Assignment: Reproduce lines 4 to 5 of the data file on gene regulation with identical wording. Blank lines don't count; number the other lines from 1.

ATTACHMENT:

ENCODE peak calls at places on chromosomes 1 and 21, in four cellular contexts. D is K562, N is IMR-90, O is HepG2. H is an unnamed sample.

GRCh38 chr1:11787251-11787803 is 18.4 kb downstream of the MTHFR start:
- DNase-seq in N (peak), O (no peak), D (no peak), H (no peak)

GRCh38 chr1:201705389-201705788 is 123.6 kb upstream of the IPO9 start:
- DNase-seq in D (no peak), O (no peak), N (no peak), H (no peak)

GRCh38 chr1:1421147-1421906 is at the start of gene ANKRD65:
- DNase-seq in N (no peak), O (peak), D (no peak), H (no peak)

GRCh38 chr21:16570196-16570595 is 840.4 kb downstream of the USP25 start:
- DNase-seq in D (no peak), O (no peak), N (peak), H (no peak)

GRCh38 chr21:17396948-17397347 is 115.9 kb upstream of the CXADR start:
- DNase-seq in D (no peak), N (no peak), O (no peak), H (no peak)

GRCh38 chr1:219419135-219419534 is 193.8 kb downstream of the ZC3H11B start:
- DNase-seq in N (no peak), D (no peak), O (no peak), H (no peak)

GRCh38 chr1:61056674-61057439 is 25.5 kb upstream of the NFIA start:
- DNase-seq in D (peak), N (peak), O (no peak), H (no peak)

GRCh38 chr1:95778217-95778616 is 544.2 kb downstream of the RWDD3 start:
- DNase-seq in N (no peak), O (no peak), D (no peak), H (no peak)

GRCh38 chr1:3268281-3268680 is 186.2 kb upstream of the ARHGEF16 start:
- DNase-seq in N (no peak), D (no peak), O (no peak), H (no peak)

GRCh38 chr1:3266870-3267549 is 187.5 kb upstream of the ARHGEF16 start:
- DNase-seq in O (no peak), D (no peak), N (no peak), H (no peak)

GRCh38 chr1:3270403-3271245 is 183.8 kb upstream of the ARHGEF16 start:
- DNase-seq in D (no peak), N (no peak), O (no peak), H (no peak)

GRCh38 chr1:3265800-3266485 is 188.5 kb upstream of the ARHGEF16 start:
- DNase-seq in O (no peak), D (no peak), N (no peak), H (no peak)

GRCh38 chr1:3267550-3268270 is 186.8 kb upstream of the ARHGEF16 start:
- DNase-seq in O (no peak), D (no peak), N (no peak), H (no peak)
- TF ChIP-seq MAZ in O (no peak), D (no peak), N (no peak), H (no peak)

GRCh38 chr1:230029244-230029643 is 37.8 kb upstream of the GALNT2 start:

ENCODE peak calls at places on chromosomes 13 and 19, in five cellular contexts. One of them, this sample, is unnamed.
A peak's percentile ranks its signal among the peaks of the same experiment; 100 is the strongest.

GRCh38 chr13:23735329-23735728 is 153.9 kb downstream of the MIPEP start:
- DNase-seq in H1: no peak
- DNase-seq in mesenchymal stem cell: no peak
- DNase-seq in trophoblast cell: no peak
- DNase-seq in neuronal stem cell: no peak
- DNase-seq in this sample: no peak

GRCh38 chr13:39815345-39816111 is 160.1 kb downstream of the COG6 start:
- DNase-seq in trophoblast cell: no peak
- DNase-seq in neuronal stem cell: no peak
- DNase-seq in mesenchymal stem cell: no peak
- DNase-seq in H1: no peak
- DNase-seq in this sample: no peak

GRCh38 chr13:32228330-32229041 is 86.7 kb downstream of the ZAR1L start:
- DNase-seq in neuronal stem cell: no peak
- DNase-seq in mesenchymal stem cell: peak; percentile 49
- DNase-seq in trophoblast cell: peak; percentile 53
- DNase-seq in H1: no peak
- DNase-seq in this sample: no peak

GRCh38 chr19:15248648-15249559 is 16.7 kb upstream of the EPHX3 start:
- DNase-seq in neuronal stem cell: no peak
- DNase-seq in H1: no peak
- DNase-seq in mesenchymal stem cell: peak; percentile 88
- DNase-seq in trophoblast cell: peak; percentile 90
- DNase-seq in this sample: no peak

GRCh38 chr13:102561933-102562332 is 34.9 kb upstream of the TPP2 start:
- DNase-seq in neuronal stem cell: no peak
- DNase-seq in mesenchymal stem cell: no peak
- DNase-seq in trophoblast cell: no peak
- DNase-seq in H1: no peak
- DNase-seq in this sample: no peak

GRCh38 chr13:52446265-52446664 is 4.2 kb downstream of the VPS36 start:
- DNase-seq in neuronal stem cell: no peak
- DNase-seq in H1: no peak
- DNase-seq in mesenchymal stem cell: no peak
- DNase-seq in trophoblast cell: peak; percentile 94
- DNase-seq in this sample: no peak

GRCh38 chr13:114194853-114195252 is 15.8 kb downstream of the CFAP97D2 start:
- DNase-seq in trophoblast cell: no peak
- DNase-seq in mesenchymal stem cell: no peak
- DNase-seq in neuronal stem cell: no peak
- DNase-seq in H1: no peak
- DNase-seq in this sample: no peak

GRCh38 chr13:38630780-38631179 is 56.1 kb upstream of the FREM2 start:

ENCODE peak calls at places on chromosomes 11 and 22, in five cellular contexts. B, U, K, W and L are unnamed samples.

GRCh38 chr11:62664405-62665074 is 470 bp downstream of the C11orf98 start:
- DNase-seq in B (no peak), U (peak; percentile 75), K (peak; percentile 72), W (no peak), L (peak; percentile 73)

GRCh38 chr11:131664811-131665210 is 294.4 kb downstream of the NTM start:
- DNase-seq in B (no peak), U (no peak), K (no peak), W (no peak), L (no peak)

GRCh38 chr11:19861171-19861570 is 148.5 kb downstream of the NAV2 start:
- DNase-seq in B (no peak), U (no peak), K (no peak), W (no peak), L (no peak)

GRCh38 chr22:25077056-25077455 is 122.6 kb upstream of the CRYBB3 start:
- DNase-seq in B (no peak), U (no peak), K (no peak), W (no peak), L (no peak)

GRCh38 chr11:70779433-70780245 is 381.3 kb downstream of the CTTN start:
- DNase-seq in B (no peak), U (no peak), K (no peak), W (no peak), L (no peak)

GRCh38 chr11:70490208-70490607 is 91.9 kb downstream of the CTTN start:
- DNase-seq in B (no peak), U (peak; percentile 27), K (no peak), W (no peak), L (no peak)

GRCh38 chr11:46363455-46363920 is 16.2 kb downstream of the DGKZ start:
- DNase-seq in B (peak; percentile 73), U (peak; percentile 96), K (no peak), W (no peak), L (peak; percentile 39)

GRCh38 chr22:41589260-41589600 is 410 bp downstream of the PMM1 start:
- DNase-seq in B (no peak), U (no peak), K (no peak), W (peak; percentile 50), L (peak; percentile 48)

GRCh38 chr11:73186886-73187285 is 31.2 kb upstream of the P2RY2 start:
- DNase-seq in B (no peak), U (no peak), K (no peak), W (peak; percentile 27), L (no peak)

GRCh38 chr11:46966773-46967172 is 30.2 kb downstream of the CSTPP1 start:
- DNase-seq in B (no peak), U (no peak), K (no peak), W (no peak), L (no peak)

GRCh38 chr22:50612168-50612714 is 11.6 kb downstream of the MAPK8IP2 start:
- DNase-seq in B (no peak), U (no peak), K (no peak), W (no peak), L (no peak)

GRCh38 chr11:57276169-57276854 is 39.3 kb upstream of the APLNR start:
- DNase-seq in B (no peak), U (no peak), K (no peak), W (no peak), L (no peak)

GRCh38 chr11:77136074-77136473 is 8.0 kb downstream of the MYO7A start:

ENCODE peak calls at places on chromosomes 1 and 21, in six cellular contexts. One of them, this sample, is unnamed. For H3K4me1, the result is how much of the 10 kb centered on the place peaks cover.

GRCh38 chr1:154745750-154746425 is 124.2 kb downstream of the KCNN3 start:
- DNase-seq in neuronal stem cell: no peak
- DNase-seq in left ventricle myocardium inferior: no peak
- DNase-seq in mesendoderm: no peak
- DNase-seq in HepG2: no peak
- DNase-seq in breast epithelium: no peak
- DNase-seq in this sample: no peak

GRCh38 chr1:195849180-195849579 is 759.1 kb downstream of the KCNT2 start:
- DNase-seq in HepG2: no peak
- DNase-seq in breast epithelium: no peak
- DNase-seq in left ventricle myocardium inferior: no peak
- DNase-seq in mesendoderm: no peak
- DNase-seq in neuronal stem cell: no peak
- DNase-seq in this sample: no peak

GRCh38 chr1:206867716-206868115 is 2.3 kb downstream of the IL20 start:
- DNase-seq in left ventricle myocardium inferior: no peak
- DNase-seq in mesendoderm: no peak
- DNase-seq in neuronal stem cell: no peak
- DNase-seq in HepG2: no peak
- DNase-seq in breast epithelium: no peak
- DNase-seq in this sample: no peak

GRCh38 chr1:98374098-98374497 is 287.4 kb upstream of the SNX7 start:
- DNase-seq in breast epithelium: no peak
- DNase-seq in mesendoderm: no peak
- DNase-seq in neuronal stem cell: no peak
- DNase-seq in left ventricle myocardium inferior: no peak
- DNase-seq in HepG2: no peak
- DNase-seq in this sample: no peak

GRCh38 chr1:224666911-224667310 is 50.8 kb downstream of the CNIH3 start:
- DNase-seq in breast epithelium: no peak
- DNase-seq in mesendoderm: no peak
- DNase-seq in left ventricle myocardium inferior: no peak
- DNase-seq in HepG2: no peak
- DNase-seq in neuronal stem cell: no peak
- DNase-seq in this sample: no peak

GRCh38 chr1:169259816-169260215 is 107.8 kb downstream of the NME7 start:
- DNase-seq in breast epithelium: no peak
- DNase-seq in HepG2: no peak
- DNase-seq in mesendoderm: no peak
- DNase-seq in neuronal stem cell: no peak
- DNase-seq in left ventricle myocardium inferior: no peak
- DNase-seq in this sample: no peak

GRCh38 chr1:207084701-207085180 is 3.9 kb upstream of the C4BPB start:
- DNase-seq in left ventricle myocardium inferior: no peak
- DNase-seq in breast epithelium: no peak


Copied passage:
GRCh38 chr1:201705389-201705788 is 123.6 kb upstream of the IPO9 start:
- DNase-seq in D (no peak), O (no peak), N (no peak), H (no peak)